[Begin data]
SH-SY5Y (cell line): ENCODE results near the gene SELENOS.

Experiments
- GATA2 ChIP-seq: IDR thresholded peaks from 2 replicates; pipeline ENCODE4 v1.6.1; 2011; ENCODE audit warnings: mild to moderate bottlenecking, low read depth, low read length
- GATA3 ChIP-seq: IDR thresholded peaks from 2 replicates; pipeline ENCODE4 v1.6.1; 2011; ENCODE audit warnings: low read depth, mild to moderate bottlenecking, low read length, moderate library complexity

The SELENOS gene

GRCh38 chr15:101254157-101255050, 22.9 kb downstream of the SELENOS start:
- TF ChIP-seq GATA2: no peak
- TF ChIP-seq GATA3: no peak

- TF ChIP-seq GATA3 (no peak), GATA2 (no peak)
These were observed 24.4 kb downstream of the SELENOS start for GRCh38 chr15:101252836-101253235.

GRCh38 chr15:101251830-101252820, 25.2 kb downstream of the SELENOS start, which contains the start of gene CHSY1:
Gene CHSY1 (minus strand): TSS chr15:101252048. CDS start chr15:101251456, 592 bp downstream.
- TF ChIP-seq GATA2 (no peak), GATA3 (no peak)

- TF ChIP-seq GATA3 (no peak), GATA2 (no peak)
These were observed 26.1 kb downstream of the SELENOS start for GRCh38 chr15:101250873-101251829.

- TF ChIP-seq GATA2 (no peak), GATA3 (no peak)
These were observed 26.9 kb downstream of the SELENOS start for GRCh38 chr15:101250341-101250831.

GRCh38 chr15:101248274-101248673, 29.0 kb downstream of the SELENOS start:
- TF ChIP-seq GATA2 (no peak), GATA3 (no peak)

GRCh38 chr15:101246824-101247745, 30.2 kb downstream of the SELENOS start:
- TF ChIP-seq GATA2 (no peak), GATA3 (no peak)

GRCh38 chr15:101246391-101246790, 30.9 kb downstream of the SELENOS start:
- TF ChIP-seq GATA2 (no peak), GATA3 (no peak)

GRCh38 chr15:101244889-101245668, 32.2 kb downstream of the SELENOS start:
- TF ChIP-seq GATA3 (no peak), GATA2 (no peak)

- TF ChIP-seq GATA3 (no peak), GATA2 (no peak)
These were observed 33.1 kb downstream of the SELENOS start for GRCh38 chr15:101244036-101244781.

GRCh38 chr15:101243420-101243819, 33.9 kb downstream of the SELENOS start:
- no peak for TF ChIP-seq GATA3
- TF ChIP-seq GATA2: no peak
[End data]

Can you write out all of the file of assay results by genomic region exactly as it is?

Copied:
SH-SY5Y (cell line): ENCODE results near the gene SELENOS.

Experiments
- GATA2 ChIP-seq: IDR thresholded peaks from 2 replicates; pipeline ENCODE4 v1.6.1; 2011; ENCODE audit warnings: mild to moderate bottlenecking, low read depth, low read length
- GATA3 ChIP-seq: IDR thresholded peaks from 2 replicates; pipeline ENCODE4 v1.6.1; 2011; ENCODE audit warnings: low read depth, mild to moderate bottlenecking, low read length, moderate library complexity

The SELENOS gene

GRCh38 chr15:101254157-101255050, 22.9 kb downstream of the SELENOS start:
- TF ChIP-seq GATA2: no peak
- TF ChIP-seq GATA3: no peak

- TF ChIP-seq GATA3 (no peak), GATA2 (no peak)
These were observed 24.4 kb downstream of the SELENOS start for GRCh38 chr15:101252836-101253235.

GRCh38 chr15:101251830-101252820, 25.2 kb downstream of the SELENOS start, which contains the start of gene CHSY1:
Gene CHSY1 (minus strand): TSS chr15:101252048. CDS start chr15:101251456, 592 bp downstream.
- TF ChIP-seq GATA2 (no peak), GATA3 (no peak)

- TF ChIP-seq GATA3 (no peak), GATA2 (no peak)
These were observed 26.1 kb downstream of the SELENOS start for GRCh38 chr15:101250873-101251829.

- TF ChIP-seq GATA2 (no peak), GATA3 (no peak)
These were observed 26.9 kb downstream of the SELENOS start for GRCh38 chr15:101250341-101250831.

GRCh38 chr15:101248274-101248673, 29.0 kb downstream of the SELENOS start:
- TF ChIP-seq GATA2 (no peak), GATA3 (no peak)

GRCh38 chr15:101246824-101247745, 30.2 kb downstream of the SELENOS start:
- TF ChIP-seq GATA2 (no peak), GATA3 (no peak)

GRCh38 chr15:101246391-101246790, 30.9 kb downstream of the SELENOS start:
- TF ChIP-seq GATA2 (no peak), GATA3 (no peak)

GRCh38 chr15:101244889-101245668, 32.2 kb downstream of the SELENOS start:
- TF ChIP-seq GATA3 (no peak), GATA2 (no peak)

- TF ChIP-seq GATA3 (no peak), GATA2 (no peak)
These were observed 33.1 kb downstream of the SELENOS start for GRCh38 chr15:101244036-101244781.

GRCh38 chr15:101243420-101243819, 33.9 kb downstream of the SELENOS start:
- no peak for TF ChIP-seq GATA3
- TF ChIP-seq GATA2: no peak